Are you drowsy during the day with no explanation? Do you snore loudly or wake up breathless in the middle of the night? If you're experiencing any of these symptoms, you may be one of more than 12 million Americans who are affected by sleep apnea.
What is sleep apnea?
Sleep apnea is a condition in which your breathing stops periodically during sleep, as many as 20-30 times per hour. Each time you stop breathing in your sleep, the resulting lack of oxygen alerts your brain, which temporarily wakes you up to restart proper breathing. Since the time spent awake is so brief, most people with sleep apnea don't remember it, and many believe they are getting a good night's sleep when, in fact, they are not. The constant wake-sleep, wake-sleep cycle prevents those with sleep apnea from achieving deep sleep, resulting in a constant drowsy feeling during the day.
What are the signs of sleep apnea?
The following symptoms can indicate the presence of sleep apnea. If you notice one or more of these, contact our practice.
- Insomnia or difficulty sleeping
- Loud snoring at night
- Waking up at night short of breath
- Snorting or choking sounds during the night (indicating a restart of breathing)
- Headaches upon waking in the morning
- Falling asleep unintentionally during the day
- Extreme drowsiness throughout the day
Are there different types of sleep apnea?
There are three categories of sleep apnea. The most common is called obstructive sleep apnea (OSA), and occurs due to a physical blockage, usually the collapsing of the soft tissue in the back of the throat. Less common is central sleep apnea (CSA), in which breathing stops because the muscles involved don't receive the proper signal from the brain. And some people suffer from "mixed" or "complex" sleep apnea, which is a combination of obstructive and central.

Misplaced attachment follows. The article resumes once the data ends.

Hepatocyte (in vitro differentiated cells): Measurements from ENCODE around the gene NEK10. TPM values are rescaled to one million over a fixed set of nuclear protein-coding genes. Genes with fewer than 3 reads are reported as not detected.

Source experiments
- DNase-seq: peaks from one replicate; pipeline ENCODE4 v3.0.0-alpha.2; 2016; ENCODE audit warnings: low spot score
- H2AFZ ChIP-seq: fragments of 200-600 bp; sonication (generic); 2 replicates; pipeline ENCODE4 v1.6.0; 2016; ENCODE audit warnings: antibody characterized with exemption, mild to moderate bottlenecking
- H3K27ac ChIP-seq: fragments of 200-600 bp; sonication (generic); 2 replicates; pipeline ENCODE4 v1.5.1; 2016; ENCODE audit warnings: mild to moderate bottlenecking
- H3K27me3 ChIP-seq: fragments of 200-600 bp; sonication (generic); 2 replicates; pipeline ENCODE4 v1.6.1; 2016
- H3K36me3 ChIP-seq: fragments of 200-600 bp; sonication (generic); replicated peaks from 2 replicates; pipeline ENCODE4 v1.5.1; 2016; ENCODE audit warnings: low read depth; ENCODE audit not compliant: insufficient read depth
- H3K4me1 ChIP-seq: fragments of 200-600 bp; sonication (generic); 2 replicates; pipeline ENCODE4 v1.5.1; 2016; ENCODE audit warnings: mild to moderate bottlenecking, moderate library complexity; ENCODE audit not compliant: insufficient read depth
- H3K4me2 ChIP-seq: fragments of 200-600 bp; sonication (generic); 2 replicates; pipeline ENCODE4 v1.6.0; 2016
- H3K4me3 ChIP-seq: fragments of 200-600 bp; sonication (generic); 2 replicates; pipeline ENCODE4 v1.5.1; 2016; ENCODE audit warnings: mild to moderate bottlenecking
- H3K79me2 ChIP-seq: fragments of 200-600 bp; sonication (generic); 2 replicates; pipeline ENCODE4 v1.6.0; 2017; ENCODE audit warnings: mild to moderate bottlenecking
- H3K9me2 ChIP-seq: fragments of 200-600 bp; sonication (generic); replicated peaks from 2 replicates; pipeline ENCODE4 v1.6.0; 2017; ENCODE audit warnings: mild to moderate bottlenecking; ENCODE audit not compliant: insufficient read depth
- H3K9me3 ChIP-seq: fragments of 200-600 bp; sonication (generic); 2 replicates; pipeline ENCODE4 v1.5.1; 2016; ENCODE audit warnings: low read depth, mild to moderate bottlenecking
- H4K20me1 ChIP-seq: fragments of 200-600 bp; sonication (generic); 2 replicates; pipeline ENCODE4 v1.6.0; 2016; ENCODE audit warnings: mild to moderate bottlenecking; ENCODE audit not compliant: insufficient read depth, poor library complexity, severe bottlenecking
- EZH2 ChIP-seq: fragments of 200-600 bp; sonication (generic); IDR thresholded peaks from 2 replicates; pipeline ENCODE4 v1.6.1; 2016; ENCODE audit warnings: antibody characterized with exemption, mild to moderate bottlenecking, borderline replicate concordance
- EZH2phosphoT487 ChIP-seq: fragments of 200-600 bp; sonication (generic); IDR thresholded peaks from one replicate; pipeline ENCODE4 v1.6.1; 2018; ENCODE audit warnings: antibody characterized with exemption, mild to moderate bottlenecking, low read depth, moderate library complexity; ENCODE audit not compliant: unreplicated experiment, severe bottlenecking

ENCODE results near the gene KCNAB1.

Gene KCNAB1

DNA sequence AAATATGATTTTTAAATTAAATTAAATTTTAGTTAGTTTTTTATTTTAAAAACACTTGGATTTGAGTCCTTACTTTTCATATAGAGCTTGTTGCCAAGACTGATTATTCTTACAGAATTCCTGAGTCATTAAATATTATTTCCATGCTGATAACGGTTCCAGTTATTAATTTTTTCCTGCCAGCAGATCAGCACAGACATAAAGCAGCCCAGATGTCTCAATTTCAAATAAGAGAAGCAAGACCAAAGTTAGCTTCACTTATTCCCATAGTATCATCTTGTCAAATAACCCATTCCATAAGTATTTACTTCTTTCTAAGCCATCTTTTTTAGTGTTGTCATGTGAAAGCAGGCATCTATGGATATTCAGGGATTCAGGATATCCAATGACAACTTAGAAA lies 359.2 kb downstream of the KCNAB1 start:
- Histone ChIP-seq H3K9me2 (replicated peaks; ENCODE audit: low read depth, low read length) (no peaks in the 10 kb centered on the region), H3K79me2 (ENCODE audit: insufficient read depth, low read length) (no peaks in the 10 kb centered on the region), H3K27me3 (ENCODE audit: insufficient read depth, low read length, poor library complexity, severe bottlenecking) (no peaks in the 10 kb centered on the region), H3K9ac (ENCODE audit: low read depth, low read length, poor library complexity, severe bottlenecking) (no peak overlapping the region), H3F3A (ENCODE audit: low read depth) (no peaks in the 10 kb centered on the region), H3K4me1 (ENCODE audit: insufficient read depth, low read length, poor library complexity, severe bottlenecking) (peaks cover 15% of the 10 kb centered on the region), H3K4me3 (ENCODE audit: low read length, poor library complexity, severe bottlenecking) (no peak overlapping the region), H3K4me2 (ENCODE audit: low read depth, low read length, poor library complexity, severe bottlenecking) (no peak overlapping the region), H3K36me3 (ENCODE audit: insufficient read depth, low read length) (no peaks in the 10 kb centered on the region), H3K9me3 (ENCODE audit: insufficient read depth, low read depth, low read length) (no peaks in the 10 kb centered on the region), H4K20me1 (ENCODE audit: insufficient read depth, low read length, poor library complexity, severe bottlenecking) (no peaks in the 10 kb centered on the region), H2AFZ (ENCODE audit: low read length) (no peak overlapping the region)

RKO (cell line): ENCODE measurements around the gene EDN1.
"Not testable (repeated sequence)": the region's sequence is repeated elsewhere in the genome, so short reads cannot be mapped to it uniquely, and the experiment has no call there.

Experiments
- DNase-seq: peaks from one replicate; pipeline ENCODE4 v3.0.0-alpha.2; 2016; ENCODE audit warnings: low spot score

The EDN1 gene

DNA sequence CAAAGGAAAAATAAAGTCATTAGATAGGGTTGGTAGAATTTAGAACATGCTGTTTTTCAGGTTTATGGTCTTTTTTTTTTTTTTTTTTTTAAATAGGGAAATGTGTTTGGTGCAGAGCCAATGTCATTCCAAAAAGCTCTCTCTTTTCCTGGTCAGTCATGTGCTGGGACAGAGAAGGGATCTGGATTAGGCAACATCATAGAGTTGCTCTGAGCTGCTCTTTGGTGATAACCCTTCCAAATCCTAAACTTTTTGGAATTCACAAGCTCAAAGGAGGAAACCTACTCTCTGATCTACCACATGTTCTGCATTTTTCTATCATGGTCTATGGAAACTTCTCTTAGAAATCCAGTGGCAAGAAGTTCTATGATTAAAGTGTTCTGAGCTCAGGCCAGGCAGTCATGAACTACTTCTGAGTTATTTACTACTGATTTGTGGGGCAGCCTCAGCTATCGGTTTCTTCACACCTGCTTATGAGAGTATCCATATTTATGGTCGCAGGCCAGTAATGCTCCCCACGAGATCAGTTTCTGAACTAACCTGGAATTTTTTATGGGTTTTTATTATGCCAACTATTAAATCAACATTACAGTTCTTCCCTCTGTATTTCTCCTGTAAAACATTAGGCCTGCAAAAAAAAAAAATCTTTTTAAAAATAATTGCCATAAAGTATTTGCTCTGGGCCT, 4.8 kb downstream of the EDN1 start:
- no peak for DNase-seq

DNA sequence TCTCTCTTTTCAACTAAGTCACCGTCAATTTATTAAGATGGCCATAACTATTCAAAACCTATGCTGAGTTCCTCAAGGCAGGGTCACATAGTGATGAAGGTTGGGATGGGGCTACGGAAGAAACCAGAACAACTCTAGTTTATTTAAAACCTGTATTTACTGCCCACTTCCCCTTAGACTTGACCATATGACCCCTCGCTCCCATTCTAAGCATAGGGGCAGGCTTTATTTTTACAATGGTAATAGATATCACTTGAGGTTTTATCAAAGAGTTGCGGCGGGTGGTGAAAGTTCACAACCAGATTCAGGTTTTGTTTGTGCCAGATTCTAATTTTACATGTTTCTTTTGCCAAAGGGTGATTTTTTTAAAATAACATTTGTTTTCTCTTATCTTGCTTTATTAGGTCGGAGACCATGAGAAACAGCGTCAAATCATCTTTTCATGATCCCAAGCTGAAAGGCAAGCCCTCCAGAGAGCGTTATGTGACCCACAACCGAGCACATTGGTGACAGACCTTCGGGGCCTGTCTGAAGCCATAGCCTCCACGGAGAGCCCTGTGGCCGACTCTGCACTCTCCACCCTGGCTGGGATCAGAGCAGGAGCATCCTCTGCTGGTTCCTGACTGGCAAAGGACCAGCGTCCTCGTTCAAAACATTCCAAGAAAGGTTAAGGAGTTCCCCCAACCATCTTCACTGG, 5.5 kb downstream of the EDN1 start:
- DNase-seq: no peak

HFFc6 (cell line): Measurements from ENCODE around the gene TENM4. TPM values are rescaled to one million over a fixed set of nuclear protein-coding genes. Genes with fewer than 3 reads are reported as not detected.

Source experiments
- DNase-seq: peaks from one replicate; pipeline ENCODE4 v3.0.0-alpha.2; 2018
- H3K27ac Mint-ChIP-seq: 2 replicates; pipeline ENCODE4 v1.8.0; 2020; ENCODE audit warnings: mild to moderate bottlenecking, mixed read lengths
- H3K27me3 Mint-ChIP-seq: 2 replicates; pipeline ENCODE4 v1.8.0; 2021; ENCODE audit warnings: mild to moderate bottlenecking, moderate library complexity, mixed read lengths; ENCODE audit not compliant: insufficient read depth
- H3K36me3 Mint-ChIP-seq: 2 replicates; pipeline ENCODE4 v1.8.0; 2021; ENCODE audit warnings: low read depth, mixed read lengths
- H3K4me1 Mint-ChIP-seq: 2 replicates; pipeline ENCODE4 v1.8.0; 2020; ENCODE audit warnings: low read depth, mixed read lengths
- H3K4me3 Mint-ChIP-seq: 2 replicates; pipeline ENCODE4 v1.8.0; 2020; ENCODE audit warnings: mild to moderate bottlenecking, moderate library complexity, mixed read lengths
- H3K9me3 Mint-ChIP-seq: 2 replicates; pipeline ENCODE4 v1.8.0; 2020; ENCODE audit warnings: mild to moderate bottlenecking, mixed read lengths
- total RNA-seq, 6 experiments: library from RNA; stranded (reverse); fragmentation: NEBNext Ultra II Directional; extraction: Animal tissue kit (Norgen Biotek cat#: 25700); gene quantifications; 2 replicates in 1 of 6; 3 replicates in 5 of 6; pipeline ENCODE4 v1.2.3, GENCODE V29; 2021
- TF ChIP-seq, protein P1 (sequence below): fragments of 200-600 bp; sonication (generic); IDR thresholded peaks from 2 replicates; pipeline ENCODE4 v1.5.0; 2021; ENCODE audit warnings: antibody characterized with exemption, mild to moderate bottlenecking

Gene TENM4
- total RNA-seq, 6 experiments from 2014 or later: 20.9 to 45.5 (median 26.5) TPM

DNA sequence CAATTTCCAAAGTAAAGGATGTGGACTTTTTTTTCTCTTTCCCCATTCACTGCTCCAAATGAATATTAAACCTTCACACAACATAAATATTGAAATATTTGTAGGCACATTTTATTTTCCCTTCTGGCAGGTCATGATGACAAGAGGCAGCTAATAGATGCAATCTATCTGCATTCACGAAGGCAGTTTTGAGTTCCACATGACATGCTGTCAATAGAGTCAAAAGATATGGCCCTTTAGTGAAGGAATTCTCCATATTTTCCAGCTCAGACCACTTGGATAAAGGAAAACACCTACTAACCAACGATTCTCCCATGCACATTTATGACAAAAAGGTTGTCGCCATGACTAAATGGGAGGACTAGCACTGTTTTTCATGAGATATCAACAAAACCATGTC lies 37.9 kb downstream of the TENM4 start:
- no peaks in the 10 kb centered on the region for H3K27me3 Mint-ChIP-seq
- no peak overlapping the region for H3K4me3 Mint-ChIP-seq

What are risk factors for sleep apnea?
Obstructive sleep apnea is more common in males than females, and more common in older adults (40+) than younger adults and children. However, anyone — regardless of gender or age — can suffer from sleep apnea. Other risk factors include obesity, smoking, drinking, use of sedatives or tranquilizers, and family history. Central sleep apnea strikes most often in people with heart disorders, neuromuscular disorders, strokes, or brain tumors.
Is sleep apnea dangerous?
Sleep apnea is considered a serious medical problem and if left untreated it can lead to high blood pressure, increasing the risk of heart failure and stroke. The ongoing state of fatigue caused by sleep apnea can lead to problems at work or school, as well as danger when driving or operating heavy machinery. Sleep apnea can also cause complications with medication or surgery; sedation by anesthesia can be risky, as can lying flat in bed after an operation. If you know or suspect you suffer from sleep apnea, let your family doctor know before taking prescribed medication or having surgery.
How is sleep apnea treated?
Treatments for sleep apnea depend on the severity of each individual case, and the type of apnea. Basic treatment can be behavioral — for instance, patients are instructed to lose weight, stop smoking, or sleep on their sides instead of on their backs. Beyond that, oral devices can be used to position the mouth in such a way that prevents throat blockage. In more severe cases, surgery may be the best option.
What should I do if I suspect that someone in my family suffers from sleep apnea?
Contact our practice, and we can refer you to a sleep apnea specialist. The specialist may recommend a sleep study to diagnose the precise extent of the problem, and can prescribe appropriate treatment. Depending on your situation, treatment may involve an oral device that we can custom-create for you.
For the treatment of obstructive sleep apnea (OSA), SomnoDent is worn during sleep to maintain the unobstructed state of the upper airway by increasing its dimensions and reducing collapsibility.
SomnoDent is a custom-made appliance, comprised of upper and lower dental plates with a unique, patented, fin-coupling component, which allows normal mouth opening and closing.
SomnoDent is small enough to fit in the palm of your hand, making it easy to carry when traveling. The appliance is comfortable and easy to wear. Most people find that it only takes one or two nights to get used to it.